It took us about 3.5 hours to reach the campsite. We didn’t take any long breaks, though we did stop to get water when we crossed over a fast flowing creek on the way up. This was a really good choice because the water options near the campsite are not ideal. There are two creeks on either side of the campsite. I would say the option on the lake route is the better of the two. It’s closer to the campsite (maybe a 10 minute walk?) and it has a decent flow rate. The placard said there used to be a cabin in this area in the past because it was used as a water source. The second option is on the viewpoint route.
It’s a bit farther (maybe a 15 minute walk?) and it’s not as fast flowing as the other one. To be honest, neither are great, so make sure you bring a filter, I wouldn’t want to rely only on water tabs. I’ve read in some comments online that people get water from the first lake, but I would definitely avoid – it’s very still and a terrible water source. Just walk a bit further to use either of the creeks.
There were two other groups at the campsite when we arrived, but it’s very large and we had no trouble finding a good spot to pitch our tent away from other people. We were joined later by a few more groups, but at no point did it feel crowded. The trail seems to be used primarily for backpacking. We didn’t see a single person on the way up or down, so it seems like most people who go up there plan to stay the night. It’s a mostly forested trail and campsite, but there are some really nice views looking out over the mountains.
We had really nice weather on the way up and it threatened rain in the early evening, but mostly held off. Campfires are allowed at this campsite and there were several established rings around, so we collected wood debris from around the site and got a small fire going. I’ve done a whole post on responsible campfires, so make sure to only take dead wood and to avoid harming any natural habitat. Fires aren’t permitted in so much of the backcountry (and even when it is permitted there’s often a ban), so it was really nice to have one! We forgot a firestarter, but Carolyn worked some magic to get one going.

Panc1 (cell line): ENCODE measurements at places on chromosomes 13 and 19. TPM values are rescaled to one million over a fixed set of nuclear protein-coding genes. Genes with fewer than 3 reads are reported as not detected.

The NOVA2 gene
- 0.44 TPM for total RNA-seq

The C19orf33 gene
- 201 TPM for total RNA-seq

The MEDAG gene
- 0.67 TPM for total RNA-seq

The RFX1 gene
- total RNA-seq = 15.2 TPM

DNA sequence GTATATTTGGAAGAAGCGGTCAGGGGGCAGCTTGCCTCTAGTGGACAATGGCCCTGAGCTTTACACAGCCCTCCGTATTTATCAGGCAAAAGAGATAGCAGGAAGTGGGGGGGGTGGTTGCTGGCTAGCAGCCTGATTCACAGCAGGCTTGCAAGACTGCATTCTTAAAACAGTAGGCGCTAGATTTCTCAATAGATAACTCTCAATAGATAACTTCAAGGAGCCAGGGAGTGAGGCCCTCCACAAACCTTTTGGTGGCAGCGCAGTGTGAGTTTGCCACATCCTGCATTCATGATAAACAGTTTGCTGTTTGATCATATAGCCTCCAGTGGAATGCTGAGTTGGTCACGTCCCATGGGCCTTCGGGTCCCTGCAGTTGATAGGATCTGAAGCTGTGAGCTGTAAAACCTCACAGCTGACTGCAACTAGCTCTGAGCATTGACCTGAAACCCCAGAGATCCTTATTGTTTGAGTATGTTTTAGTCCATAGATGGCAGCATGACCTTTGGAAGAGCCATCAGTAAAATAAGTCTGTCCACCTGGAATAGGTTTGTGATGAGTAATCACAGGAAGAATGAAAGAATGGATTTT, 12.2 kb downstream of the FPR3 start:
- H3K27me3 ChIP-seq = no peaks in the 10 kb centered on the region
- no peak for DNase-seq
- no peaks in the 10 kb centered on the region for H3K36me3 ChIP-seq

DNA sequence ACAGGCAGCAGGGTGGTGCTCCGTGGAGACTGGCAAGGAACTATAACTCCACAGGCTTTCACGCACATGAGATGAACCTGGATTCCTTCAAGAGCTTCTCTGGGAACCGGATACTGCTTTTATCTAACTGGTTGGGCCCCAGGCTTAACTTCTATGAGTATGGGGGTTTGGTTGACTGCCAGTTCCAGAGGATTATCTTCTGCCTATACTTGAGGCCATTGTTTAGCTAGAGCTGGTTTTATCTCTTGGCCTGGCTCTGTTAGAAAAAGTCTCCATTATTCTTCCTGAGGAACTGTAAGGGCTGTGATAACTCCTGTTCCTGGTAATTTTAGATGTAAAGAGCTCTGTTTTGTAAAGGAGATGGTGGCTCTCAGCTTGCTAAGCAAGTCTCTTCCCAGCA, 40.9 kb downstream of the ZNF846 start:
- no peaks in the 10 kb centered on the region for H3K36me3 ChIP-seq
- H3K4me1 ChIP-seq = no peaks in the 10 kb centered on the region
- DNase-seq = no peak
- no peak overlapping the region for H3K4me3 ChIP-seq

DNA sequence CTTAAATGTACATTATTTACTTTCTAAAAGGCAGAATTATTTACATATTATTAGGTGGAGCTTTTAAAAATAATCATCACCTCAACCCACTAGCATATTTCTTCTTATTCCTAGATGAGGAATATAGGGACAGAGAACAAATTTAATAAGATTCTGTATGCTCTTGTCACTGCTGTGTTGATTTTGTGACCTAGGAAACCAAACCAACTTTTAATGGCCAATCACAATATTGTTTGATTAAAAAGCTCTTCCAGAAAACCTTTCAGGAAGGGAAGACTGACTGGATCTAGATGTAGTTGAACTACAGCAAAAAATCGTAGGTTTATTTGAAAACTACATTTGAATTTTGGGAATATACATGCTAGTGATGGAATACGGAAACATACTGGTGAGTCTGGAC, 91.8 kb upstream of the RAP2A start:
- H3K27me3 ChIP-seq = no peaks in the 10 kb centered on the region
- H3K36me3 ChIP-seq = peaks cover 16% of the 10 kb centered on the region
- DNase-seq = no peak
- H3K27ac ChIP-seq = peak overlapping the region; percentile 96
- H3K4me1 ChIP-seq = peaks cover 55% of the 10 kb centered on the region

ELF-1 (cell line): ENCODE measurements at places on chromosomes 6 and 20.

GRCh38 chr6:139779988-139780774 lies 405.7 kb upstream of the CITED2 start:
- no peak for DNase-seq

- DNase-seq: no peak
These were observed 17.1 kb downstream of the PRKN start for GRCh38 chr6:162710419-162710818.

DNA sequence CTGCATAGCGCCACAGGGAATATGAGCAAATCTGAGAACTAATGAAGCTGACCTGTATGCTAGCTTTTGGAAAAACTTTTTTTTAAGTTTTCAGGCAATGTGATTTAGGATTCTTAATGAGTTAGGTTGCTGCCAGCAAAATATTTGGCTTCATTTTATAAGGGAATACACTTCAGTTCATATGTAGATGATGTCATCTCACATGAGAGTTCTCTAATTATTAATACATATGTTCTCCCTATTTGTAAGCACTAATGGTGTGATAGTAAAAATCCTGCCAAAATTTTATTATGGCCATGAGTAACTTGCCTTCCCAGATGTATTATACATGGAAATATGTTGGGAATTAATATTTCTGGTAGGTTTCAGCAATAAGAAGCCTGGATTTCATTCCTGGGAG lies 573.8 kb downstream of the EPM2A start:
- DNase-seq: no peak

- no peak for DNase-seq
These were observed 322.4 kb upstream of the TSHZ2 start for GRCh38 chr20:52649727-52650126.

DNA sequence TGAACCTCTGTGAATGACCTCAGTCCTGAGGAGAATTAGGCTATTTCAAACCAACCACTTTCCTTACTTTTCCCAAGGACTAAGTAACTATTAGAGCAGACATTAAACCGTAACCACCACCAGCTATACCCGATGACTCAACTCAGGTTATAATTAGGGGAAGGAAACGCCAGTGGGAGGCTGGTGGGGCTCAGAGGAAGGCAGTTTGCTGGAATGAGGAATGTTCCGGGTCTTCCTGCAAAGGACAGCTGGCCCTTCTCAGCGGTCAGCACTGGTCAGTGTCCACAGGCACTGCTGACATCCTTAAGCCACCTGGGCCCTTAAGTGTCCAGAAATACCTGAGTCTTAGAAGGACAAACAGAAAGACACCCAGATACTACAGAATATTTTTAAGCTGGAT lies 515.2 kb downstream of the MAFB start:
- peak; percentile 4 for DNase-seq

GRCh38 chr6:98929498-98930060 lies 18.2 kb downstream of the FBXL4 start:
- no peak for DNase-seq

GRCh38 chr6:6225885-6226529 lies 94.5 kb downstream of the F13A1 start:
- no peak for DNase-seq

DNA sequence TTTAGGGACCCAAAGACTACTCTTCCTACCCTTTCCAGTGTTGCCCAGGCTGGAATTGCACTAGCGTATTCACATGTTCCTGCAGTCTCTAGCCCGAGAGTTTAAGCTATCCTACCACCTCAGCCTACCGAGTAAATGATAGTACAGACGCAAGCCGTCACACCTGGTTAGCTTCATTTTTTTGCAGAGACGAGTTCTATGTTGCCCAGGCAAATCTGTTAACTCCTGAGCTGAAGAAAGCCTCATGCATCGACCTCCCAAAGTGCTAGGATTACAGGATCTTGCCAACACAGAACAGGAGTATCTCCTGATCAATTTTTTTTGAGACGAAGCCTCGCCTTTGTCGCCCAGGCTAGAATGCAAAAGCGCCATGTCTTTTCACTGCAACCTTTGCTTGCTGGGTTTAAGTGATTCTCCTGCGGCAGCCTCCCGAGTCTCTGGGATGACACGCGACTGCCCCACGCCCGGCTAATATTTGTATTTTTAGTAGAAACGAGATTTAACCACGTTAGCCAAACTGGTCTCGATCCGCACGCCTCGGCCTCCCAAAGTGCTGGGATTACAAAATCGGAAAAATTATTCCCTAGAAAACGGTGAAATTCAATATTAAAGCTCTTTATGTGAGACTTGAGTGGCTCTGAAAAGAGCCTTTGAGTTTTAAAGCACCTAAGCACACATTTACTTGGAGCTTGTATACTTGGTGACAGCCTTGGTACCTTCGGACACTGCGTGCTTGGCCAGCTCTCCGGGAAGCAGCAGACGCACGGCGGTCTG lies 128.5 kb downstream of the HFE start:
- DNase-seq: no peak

The rain finally moved in around 8pm and we decided to call it an early night. It was really just a bit of drizzle, but neither of us wanted to sleep with 2 wet, stinky dogs. However, it was still light, so it took the dogs a while to settle down and we did some reading before falling asleep early. Unfortunately, the dogs get up with the light, so they had us up and awake at 6am. It rained on and off throughout the night, but was mostly mist when we got up. We had a quick breakfast and then packed everything up and were back on the trail shortly after 8am. Quite early for us!
I thought it was going to be a brutal walk down based on how steep it was, but it ended up not being too bad. We saw nothing but clouds from the viewpoint on the return loop, but they lifted enough for us to get a misty view of the mountains at the halfway viewpoint. We finished the hike around noon and stopped into the General Store on the way back to Hope for lunch.
Overall, it’s a pretty understated hike. It’s mostly in the trees and it is quite steep, but we really enjoyed it. It’s very green in the Spring and we loved that it wasn’t crowded. The large campsite gave us lots of space and we liked the rare opportunity to have a campfire. It was a great choice for taking the dogs and we loved exploring a new part of the region that we’d never been to before and learning a little bit about the history of the area. Would definitely recommend if you’re looking for an early season hike and don’t mind a climb. It is tiring, but it’s not a technical trail, so I think it would be good for beginners looking to build up their stamina and abilities. It has both an outhouse and a bear cache and you can bring your furry friends!